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The World Trade Organization's effort to select a leader and chart a new course for the global trading system hit a roadblock Wednesday after the Trump administration vetoed a bid by front-runner Ngozi Okonjo-Iweala, who is a U.S. citizen, to be the organization's next director-general.

Deputy U.S. Trade Representative Dennis Shea said Washington won't join a consensus to appoint Okonjo-Iweala because the U.S. supports her opponent, South Korean Trade Minister Yoo Myung-hee, according to World Trade Organization spokesman Keith Rockwell.

U.S. Trade Representative Robert Lighthizer has pushed for Yoo even though Okonjo-Iweala gained American citizenship in 2019. Sources close to him say he views Okonjo-Iweala, a longtime top official at the World Bank, as being too close to pro-trade internationalists like Robert Zoellick, a former trade representative from the Bush administration who worked with her when he was president of the Washington-based bank.

The U.S.' lone resistance to the majority-backed Okonjo-Iweala opens the possibility of months of gridlock over the selection process and more diplomatic friction with trading partners such as the European Union.

"I'm surprised and disappointed in the U.S. reaction," said William Reinsch, a trade official in the Clinton administration and senior adviser at the Center for Strategic and International Studies. "I had hoped Lighthizer would have more respect for the institution than that."

The trade organization's decisions are made by a consensus of its 164 members, which means a single country -- especially the world's largest economy -- can create a stalemate to pressure others. The Geneva-based institution will keep working to reach a consensus ahead of meeting of the General Council tentatively set for Nov. 9.

"Dr. Ngozi looks forward to the General Council on Nov. 9 when the committee will recommend her appointment as director-general," said Molly Toomey, a spokesperson for Okonjo-Iweala. "A swift conclusion to the process will allow members to begin again to work, together, on the urgent challenges and priorities."

Yoo didn't respond to Bloomberg's requests for comment, and the trade representative's office didn't immediately provide comment.

The U.S. election Tuesday is now a key factor in the organization's leadership race and its search for direction that seemed to be nearing a conclusion is now getting tangled in American politics.

If Trump wins, his aides have indicated they plan to continue to reshape the organization with a narrower scope to resolve trade disputes.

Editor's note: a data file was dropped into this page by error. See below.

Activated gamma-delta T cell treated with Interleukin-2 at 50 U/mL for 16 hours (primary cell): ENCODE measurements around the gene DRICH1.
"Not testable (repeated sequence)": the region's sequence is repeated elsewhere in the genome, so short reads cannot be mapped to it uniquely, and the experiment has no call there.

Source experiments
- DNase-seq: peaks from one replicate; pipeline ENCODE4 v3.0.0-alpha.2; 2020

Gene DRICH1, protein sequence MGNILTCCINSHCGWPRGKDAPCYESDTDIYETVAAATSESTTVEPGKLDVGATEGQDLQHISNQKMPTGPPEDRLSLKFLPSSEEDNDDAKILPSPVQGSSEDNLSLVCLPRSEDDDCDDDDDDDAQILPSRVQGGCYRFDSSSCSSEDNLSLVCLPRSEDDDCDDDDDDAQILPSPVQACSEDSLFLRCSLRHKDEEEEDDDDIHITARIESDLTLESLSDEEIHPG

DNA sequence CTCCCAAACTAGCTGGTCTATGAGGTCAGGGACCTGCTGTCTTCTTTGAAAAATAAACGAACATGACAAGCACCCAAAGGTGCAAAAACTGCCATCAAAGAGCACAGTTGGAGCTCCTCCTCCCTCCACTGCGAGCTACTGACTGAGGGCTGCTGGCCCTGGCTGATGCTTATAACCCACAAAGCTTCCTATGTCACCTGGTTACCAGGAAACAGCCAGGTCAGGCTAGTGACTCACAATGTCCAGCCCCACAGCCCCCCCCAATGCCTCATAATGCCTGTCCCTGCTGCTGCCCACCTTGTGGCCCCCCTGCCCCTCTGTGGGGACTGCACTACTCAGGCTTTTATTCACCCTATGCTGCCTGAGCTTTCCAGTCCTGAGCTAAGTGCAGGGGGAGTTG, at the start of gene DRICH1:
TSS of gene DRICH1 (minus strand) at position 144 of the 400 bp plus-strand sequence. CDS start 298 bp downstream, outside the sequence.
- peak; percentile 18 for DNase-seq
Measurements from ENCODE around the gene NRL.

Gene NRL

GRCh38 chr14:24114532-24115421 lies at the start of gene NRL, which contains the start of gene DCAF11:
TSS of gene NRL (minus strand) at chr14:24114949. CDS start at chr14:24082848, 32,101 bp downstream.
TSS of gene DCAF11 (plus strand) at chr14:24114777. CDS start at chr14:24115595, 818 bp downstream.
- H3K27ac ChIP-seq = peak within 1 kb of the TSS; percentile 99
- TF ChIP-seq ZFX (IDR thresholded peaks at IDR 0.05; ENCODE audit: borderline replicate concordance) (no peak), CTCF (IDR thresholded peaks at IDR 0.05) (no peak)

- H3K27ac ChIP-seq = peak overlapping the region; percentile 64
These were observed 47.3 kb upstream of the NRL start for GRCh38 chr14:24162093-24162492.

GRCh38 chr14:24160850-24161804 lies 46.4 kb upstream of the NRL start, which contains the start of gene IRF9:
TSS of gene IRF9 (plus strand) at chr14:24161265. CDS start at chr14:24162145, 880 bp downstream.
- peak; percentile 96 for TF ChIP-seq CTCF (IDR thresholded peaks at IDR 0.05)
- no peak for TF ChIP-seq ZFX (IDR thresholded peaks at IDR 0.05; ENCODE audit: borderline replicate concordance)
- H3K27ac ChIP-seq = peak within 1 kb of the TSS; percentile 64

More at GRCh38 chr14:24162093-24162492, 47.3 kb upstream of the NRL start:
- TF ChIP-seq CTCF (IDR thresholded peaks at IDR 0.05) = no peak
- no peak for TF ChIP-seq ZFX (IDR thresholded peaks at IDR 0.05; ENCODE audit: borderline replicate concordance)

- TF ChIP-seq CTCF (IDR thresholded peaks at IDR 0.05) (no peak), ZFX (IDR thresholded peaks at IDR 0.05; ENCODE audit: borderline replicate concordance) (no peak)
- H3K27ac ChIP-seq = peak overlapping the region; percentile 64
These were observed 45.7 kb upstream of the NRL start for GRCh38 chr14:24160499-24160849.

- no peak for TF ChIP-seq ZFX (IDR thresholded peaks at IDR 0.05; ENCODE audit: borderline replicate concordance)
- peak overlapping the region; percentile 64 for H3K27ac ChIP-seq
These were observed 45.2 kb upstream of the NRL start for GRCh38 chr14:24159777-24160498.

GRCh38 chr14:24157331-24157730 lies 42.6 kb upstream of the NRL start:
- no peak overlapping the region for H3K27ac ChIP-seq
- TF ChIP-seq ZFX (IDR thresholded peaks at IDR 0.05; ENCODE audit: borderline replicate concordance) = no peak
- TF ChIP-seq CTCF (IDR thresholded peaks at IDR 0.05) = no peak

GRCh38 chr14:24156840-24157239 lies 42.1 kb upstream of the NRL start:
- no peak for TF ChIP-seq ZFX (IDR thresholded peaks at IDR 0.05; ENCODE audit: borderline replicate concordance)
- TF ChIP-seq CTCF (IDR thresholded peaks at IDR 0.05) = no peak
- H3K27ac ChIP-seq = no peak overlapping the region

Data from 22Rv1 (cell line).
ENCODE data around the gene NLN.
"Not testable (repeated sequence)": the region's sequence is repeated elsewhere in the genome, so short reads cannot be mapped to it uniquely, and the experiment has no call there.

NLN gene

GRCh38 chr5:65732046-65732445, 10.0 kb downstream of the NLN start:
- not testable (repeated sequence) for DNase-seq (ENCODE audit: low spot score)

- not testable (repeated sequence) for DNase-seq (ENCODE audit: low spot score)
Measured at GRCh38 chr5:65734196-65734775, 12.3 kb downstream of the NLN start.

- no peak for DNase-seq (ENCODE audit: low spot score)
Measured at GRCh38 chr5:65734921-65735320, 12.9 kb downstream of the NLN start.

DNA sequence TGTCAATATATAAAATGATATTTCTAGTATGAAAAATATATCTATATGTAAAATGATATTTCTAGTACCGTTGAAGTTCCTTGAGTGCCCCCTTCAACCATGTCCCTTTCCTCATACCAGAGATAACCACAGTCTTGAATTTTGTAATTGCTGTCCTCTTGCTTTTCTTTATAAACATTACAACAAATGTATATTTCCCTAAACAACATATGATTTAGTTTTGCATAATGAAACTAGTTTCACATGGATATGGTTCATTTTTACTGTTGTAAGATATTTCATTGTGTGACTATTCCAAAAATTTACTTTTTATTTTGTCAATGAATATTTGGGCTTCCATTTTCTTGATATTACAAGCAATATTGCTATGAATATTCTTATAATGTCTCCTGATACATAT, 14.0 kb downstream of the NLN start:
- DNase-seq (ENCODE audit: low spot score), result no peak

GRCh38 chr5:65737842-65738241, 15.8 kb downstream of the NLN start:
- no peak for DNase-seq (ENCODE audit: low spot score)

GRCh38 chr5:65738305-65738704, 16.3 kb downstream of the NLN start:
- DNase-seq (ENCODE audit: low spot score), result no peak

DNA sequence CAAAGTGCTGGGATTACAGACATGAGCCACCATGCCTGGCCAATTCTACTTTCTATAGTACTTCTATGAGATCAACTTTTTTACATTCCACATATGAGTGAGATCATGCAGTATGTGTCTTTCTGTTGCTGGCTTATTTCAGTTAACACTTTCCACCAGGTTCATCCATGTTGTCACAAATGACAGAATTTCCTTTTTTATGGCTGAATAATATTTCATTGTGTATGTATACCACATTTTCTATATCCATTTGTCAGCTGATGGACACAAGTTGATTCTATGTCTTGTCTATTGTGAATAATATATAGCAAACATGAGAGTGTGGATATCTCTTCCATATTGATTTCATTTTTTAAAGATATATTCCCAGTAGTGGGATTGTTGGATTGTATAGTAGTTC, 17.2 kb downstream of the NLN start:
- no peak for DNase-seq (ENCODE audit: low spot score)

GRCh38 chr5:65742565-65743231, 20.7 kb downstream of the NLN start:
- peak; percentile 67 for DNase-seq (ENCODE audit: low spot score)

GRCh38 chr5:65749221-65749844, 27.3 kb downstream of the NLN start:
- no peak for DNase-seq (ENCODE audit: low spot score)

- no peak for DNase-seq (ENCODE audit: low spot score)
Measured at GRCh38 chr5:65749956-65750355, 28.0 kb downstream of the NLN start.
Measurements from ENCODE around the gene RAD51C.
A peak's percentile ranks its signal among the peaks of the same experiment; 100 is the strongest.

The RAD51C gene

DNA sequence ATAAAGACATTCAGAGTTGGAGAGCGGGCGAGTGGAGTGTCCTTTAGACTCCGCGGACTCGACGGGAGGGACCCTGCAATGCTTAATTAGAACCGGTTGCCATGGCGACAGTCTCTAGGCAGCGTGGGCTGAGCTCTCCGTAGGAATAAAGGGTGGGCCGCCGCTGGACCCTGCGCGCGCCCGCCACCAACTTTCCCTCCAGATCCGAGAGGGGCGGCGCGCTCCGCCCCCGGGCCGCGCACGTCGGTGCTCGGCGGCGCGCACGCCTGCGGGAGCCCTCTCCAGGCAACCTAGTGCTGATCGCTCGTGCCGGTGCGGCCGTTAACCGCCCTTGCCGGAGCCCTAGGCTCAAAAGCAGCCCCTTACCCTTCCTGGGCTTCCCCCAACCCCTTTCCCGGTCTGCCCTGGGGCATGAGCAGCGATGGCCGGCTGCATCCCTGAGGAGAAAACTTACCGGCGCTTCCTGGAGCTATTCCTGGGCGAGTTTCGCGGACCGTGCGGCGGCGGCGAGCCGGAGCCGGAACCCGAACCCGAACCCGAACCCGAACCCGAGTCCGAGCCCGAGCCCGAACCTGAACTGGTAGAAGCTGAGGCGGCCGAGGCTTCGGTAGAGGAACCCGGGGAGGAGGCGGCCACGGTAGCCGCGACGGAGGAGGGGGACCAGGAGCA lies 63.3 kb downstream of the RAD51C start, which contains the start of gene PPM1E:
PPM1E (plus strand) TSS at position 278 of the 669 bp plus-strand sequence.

If former Vice President Joe Biden wins, it is likely that organization members will postpone the meeting until after the inauguration on Jan. 20, according to sources familiar with the matter. Even then, it might be several months after Biden takes office before the Senate could confirm a trade representative who would craft U.S. positions at the organization.

The setback in the leadership race came after Okonjo-Iweala, Nigeria's former finance minister, received a key endorsement earlier Wednesday from the organization's selection committee despite the U.S.' expressions of support for Yoo. The EU, Japan, and much of Africa and Latin America are pushing for Okonjo-Iweala.

China said it supported the outcome of the process, Rockwell told reporters after Wednesday's meeting.

The EU reiterated its commitment to remain engaged.

"The selection of the WTO director-general is critical for the future of the organization," the European Commission, the EU's Brussels-based executive arm, said in an emailed statement on Wednesday. "There are now two candidates announced as finalists, both strong and experienced. It is now for WTO members to make their final choice, which will happen over the next days."

If it's not possible for the General Council to agree on a consensus candidate, organization members could consider holding a vote to select the next director-general by a qualified majority. Okonjo-Iweala would likely win such a vote but such a development would be unprecedented and systemically harmful for the consensus-oriented organization.

Okonjo-Iweala, 66, twice served as Nigeria's finance minister and is chairwoman of the Global Alliance for Vaccines and Immunization. She campaigned as a World Trade Organization outsider and a reformer who told Bloomberg she plans to bring a "fresh set of eyes" to a deeply dysfunctional organization.

In December, the U.S. precipitated the the paralysis of the organization's appellate body, which previously had the final say on trade disputes involving the world's largest economies, by blocking the appointment of new panelists.

Information for this article was contributed by Bryce Baschuk of Bloomberg News.

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